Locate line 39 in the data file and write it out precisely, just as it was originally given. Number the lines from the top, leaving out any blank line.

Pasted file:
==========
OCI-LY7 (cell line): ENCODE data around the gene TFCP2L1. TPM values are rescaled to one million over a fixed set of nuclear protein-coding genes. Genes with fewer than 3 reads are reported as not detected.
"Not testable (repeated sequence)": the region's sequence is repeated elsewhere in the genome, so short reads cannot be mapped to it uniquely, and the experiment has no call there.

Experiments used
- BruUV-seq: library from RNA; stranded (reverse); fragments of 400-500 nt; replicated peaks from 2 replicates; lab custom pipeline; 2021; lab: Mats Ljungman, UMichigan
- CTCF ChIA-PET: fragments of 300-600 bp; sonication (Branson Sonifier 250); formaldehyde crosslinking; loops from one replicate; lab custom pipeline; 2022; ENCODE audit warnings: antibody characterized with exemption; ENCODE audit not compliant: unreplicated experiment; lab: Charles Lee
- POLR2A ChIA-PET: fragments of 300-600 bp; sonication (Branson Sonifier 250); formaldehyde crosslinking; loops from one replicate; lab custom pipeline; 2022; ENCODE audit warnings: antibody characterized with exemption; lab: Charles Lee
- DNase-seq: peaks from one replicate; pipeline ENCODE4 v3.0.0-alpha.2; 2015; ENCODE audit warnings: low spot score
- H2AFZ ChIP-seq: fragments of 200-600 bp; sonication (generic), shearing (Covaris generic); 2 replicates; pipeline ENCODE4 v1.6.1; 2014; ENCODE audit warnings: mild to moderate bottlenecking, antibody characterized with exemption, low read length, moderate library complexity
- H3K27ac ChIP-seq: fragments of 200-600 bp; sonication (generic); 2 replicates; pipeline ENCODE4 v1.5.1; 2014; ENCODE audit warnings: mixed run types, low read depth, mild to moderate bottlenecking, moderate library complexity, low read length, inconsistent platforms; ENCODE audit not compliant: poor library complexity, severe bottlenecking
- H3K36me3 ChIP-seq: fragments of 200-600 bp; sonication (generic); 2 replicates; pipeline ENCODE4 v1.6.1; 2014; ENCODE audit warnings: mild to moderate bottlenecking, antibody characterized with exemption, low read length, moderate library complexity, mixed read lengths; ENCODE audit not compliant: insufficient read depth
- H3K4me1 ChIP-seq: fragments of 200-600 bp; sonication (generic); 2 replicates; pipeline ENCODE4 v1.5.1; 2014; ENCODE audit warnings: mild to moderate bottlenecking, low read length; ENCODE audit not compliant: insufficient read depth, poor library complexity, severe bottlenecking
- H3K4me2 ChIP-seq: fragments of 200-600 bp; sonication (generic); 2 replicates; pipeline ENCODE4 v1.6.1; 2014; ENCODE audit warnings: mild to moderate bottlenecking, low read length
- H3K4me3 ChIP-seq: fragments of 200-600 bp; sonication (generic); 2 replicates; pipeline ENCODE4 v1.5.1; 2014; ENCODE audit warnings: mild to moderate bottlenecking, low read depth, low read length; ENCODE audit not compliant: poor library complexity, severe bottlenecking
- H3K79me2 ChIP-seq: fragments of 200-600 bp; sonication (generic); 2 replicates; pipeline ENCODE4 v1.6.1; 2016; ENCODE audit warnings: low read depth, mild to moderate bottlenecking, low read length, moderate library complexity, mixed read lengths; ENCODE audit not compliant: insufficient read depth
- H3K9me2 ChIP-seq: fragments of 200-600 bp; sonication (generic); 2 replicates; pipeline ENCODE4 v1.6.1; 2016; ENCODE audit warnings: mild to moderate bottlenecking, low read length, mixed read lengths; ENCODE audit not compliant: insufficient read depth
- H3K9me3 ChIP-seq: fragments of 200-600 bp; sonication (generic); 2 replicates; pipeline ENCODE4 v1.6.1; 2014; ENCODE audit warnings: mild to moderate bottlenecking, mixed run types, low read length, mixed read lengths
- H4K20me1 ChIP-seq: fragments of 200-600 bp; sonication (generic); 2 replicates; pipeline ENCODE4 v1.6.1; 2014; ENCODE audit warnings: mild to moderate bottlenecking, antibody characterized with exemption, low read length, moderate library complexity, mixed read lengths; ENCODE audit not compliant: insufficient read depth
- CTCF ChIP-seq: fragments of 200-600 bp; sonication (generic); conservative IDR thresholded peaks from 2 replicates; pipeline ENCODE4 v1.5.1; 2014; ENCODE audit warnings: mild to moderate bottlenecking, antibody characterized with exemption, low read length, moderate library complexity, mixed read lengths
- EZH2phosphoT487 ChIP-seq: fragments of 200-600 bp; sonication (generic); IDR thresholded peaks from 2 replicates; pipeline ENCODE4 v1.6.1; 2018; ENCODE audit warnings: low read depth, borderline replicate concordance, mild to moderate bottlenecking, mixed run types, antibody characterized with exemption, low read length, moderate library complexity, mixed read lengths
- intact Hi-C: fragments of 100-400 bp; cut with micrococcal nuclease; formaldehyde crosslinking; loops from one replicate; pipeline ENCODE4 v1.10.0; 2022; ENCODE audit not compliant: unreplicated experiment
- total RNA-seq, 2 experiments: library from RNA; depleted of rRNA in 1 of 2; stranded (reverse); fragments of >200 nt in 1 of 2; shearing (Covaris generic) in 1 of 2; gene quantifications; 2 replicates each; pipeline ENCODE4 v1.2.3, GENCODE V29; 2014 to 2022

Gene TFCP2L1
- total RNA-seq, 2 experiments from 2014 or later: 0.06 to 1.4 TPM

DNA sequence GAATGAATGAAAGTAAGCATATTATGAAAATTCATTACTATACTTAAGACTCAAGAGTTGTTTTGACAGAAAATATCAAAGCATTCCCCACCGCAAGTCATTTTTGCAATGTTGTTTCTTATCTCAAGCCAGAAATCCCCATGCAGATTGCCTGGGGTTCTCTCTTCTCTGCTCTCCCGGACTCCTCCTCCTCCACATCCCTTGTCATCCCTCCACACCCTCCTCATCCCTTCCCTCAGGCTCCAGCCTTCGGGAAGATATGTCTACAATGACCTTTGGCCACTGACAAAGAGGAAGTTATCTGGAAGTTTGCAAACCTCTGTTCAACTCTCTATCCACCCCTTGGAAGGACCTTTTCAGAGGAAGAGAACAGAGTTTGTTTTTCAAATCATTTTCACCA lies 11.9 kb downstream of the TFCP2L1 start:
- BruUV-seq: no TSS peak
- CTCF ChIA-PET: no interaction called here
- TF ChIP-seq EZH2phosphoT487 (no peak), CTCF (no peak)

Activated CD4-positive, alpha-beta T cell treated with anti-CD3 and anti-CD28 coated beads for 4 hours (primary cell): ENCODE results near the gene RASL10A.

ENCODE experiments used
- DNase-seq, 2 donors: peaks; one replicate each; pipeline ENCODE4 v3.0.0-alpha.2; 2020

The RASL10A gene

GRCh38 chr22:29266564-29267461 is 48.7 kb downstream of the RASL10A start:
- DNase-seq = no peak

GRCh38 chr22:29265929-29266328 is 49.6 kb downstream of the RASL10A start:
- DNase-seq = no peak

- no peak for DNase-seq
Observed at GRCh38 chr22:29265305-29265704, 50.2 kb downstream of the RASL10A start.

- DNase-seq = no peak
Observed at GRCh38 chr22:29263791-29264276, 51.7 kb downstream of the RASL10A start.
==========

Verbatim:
Observed at GRCh38 chr22:29263791-29264276, 51.7 kb downstream of the RASL10A start.